poetic words = exciters of nearby symbols

In GEB Hofstadter mentions the complexity in building an isomorphism between two poems written in two languages.

"In ordinary language, the task of translation is more straightforward, since to each word or phrase in the original language, there can usually be found a corresponding word or phrase in the new language. By contrast, in a poem of this type, [Jabberwocky, Lewis Carroll] many "words" do not carry ordinary meaning, but act purely as exciters of nearby symbols. However what is nearby in one language may be remote in another."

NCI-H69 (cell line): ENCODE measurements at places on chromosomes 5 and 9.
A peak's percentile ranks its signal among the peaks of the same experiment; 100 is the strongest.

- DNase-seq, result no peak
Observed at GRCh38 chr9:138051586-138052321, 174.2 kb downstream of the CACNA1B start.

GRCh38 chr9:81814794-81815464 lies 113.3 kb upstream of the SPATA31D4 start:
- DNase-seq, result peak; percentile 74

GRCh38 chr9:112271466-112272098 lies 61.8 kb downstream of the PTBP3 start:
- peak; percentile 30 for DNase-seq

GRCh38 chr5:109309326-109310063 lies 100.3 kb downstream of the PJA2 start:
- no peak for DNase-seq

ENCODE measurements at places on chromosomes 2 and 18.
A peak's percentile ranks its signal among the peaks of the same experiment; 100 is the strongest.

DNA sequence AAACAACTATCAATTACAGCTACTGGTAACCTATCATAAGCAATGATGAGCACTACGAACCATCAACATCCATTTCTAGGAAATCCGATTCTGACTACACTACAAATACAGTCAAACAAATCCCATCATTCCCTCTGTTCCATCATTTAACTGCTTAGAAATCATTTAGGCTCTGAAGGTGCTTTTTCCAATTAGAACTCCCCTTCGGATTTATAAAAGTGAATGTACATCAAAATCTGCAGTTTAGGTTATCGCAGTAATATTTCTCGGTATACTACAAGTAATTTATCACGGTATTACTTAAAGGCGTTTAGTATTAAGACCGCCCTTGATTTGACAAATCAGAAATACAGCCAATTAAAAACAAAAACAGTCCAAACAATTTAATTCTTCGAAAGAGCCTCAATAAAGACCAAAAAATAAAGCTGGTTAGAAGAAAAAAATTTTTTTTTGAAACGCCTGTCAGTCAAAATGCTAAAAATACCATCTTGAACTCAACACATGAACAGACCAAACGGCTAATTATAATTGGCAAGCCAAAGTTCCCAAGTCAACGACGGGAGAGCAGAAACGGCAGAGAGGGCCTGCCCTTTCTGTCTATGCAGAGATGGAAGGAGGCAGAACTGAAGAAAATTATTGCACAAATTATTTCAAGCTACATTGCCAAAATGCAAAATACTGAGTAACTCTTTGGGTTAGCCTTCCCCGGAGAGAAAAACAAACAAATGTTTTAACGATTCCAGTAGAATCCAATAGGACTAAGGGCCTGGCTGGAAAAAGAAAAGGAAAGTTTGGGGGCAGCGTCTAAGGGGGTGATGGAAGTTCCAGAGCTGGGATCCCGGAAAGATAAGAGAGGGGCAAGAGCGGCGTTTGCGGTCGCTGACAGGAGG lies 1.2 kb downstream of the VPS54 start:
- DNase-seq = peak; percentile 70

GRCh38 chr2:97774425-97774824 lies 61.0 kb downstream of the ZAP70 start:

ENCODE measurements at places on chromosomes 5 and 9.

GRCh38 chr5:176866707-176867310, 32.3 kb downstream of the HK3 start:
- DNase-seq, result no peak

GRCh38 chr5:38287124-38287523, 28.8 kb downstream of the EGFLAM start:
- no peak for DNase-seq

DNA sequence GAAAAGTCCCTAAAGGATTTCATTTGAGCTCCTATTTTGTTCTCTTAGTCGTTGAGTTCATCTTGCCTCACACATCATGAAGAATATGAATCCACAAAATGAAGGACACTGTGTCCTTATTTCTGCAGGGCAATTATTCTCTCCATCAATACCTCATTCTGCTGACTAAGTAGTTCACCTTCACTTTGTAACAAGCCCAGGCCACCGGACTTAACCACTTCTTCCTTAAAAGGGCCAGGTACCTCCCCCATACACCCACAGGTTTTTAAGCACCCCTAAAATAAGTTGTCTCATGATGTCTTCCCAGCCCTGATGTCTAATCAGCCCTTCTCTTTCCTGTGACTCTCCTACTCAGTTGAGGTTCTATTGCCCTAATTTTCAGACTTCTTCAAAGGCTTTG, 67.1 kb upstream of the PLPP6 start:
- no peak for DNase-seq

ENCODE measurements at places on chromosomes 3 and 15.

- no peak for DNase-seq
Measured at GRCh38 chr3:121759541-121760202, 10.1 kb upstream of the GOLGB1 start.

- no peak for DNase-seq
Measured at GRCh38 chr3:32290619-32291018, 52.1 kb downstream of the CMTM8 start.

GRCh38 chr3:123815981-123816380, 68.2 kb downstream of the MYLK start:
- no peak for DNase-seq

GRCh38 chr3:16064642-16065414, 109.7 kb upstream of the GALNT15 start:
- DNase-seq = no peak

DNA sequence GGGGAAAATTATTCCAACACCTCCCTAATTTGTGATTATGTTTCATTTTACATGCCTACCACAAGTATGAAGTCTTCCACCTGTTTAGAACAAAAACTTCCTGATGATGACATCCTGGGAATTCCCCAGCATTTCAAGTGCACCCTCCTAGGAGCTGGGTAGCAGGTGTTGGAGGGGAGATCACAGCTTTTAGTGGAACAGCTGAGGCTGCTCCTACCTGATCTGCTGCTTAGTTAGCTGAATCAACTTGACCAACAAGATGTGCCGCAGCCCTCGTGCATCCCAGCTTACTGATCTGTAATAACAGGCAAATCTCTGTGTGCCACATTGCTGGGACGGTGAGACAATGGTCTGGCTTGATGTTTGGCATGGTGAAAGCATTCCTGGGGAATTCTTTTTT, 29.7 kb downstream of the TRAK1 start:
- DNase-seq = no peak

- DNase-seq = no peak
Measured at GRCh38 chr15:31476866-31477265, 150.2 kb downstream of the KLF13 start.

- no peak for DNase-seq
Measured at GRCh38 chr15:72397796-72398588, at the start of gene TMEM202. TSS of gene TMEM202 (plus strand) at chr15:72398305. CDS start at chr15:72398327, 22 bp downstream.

Reading that acted as an exciter for my own interest in poetry. I immediately think about some of the poetry I have read which had the most impact for me and it did exactly this. The ability of a good poet to draw scenes by exciting patterns of shared experience and perception is really amazing. Choosing those "words that excite nearby symbols" is a bit of a game and for me what makes trying to write poetry enjoyable. It becomes almost technical or like solving a problem.

I am often cynical that poetry can be really widely appealing if only because the most poignant and effective poems I've read require a familiarity with the writer and a shared experience that allows compact transfer of imagery. Then again, some of the power in the compression and lossy nature of these poetic images is that there is room for interpretation in the eye of the beholder.

In a field at dusk, trees made short by distance, a line of black on blacker at a horizon pulled ever closer by night...